The mindset of striving for balanced solutions will be crucial for making progress on key challenges of our time while creating sustainable long-term opportunities. We believe that this way of thinking will underpin advances in research and fundamental breakthroughs, that it will be the basis for the next generation of industry, and that it can change how the economy works for the better. We will strive for balanced solutions through systematically assessing all of the research from six key perspectives.
Any solutions we explore must be thought through from an environmental impact perspective. The environment, our natural capital, underpins bio-based industries, human health and wellbeing, food security and the healthy functioning of our planetary support systems.
A resource perspective calls for a deep understanding of the implications of any solution on resource usage, recognising limits on supply, and use of the circular economy. Moreover, in considering resources we move beyond the view of resources as those harvested from the planet and believe it is important that resources can be thought of from digital as well as physical perspectives.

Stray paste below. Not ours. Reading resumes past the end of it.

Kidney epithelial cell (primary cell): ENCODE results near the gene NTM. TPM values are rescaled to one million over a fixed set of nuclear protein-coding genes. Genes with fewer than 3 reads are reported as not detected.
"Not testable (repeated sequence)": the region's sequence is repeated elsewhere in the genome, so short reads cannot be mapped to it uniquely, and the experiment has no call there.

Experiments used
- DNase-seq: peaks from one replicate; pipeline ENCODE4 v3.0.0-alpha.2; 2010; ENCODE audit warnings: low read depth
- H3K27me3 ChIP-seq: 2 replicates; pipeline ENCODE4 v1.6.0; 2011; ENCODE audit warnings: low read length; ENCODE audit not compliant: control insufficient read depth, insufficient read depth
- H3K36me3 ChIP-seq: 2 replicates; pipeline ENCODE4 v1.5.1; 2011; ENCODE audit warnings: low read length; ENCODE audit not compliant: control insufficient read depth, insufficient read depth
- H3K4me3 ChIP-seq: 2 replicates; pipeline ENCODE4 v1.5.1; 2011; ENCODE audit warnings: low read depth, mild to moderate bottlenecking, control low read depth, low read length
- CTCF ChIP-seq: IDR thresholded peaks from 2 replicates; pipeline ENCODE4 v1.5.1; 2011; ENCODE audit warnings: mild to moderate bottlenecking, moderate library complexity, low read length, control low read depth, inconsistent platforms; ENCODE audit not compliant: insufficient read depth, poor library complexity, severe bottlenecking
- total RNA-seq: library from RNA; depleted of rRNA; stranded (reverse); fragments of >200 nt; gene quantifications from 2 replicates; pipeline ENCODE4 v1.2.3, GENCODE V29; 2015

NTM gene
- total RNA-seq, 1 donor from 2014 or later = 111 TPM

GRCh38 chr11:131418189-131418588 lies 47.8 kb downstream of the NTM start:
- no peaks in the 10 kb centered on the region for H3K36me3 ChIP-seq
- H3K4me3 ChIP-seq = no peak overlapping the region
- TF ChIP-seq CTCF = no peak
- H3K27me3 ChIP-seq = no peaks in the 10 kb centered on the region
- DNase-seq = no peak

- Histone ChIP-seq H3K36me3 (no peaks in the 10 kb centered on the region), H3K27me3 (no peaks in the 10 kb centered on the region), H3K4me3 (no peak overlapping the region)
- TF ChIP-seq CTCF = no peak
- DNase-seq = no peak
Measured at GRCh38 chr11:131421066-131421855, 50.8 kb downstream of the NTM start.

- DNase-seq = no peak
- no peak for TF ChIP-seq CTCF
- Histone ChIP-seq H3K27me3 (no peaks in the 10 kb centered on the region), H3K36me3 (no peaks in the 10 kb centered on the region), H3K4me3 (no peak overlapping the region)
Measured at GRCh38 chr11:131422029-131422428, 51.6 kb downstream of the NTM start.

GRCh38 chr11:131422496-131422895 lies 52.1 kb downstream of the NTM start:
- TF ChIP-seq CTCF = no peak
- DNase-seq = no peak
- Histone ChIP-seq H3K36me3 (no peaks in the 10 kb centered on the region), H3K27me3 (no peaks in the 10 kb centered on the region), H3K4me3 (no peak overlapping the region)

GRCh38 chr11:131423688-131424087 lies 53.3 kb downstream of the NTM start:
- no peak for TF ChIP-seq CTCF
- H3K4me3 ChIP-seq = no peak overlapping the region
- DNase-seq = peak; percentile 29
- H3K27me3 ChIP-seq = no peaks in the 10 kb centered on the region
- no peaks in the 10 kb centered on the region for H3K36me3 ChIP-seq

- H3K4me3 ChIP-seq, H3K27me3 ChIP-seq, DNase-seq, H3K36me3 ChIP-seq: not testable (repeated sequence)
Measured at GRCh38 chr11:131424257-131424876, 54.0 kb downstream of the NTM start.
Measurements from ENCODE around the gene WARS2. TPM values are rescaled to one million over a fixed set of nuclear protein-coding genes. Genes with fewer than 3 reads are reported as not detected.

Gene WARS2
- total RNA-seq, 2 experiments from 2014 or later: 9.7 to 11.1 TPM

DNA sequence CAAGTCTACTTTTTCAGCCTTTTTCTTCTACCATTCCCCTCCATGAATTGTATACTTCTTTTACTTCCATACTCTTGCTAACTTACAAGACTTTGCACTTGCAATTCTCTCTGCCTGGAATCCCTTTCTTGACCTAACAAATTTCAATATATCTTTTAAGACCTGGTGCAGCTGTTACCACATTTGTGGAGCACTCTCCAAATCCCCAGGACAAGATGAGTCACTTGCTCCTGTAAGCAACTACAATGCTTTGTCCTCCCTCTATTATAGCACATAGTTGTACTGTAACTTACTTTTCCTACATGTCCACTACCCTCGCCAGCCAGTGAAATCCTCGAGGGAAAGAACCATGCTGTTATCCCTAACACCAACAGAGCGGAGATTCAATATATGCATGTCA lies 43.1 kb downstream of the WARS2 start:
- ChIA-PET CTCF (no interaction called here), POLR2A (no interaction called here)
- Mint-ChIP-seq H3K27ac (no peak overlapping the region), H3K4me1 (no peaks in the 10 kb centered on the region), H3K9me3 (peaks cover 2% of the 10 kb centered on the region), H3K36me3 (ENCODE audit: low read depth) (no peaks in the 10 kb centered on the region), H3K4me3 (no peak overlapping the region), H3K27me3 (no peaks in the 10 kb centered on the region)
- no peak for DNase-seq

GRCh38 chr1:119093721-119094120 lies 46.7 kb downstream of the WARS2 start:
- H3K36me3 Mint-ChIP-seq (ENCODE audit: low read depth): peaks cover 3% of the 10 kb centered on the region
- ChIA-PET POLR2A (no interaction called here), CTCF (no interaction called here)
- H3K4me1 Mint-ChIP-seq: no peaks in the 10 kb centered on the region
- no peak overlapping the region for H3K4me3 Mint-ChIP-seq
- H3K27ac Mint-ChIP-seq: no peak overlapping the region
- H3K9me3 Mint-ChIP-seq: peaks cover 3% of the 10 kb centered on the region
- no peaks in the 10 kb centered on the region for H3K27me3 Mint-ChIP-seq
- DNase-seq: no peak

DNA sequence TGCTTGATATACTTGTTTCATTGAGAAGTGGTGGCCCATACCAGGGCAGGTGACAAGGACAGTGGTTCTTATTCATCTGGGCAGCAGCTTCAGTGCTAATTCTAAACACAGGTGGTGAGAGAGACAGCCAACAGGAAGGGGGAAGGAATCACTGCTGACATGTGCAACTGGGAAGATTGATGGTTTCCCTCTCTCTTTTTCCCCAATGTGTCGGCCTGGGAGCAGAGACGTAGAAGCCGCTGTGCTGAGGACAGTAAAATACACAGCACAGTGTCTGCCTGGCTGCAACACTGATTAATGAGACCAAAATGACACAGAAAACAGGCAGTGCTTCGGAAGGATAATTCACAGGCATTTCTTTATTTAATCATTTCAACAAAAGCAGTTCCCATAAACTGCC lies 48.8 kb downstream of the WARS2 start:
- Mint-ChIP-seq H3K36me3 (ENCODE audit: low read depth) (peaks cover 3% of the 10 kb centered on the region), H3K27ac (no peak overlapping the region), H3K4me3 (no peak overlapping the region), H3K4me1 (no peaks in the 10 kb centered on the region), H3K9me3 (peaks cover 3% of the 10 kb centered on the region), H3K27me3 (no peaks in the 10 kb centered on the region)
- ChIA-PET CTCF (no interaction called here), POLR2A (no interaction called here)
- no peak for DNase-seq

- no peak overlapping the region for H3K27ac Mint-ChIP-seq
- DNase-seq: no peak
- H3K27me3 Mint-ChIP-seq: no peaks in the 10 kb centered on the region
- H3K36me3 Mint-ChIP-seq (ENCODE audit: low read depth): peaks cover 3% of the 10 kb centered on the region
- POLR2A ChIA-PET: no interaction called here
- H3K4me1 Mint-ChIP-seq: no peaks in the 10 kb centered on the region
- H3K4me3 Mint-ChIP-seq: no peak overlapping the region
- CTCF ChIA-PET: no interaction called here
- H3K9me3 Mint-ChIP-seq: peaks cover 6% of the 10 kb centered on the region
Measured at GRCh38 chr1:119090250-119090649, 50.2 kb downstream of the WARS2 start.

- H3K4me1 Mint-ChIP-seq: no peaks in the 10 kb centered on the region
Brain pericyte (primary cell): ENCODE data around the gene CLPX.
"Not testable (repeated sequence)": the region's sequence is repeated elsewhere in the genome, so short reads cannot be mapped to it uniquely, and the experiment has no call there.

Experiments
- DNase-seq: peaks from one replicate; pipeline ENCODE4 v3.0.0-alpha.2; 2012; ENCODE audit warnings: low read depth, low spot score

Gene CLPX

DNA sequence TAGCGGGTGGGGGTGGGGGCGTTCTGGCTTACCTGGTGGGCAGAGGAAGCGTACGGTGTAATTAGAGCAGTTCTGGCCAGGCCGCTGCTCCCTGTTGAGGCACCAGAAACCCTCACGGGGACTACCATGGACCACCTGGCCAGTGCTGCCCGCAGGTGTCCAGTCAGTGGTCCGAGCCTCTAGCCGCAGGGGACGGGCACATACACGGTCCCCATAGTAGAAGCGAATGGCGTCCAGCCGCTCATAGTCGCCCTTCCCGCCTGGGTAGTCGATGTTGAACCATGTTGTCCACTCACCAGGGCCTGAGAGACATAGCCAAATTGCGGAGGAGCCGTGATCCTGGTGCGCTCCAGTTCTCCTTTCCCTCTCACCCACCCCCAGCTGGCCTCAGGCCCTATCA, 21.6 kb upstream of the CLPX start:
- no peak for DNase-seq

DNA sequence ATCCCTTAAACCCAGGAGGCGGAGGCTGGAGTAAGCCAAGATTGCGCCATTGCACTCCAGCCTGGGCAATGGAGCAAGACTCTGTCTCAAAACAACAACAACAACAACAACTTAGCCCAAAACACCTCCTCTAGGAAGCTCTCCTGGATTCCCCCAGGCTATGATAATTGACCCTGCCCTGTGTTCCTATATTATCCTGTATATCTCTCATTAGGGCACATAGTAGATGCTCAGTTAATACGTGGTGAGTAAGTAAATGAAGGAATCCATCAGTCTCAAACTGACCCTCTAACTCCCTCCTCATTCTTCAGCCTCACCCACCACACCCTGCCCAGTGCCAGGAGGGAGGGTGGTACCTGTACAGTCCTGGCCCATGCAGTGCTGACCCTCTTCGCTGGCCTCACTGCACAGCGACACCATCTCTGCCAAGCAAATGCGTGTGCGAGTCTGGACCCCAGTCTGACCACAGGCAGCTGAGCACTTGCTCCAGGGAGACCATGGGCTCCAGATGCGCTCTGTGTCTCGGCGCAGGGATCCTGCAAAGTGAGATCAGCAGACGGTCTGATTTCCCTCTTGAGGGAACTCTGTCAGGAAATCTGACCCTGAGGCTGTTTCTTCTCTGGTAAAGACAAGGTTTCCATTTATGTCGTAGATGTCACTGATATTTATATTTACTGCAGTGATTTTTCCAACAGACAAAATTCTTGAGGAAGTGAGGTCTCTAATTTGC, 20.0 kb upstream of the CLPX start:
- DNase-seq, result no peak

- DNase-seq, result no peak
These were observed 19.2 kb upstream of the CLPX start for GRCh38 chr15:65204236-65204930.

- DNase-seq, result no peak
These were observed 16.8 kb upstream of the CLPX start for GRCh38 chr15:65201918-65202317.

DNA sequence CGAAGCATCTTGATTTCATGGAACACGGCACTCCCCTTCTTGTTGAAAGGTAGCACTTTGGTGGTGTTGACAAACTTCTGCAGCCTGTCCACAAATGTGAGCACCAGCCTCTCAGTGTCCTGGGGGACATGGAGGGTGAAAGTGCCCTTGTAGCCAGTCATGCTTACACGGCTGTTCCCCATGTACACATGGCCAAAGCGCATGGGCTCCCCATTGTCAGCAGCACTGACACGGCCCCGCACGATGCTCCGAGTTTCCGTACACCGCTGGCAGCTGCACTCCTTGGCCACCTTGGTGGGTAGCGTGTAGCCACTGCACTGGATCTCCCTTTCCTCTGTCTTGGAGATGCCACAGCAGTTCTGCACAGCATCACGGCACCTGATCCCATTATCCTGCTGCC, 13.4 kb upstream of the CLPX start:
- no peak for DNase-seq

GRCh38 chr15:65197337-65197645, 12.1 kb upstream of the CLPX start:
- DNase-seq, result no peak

A production perspective takes a complete life-cycle perspective and understands how goods and solutions are created, become obsolete, and their end of life processes, are reused in new products or are returned to nature sustainably. In E3RI we understand production in its broadest sense and include all sorts of manufacturing processes, and all sorts of physical and digital products, and natural and synthetic products. We are also interested in changing modes of production, 3D/4D printing, VR/AR modes of production etc.
A data perspective brings with it an understanding of what data is needed, how data might be captured and secured, as well as data privacy issues and the ethical use of data. In E3RI we think of data in its fullest form. We do not limit our understanding to ‘digitally acquired and stored’ data but include seed banks, plant banks, data embedded in the natural landscape and more. A data perspective also requires us to consider what needs to be preserved for posterity.
Wellbeing perspective seeks to understand how our design choices and technical developments contribute to or adversely affect wellbeing
A community perspective aims to understand the impact of the solution on the wider community. It brings in ideas of scale and asks the question as to whether the solution is appropriate for the scale at which it is needed – e.g. local or global community. It asks us to consider human behaviour and whether a solution will in fact take root.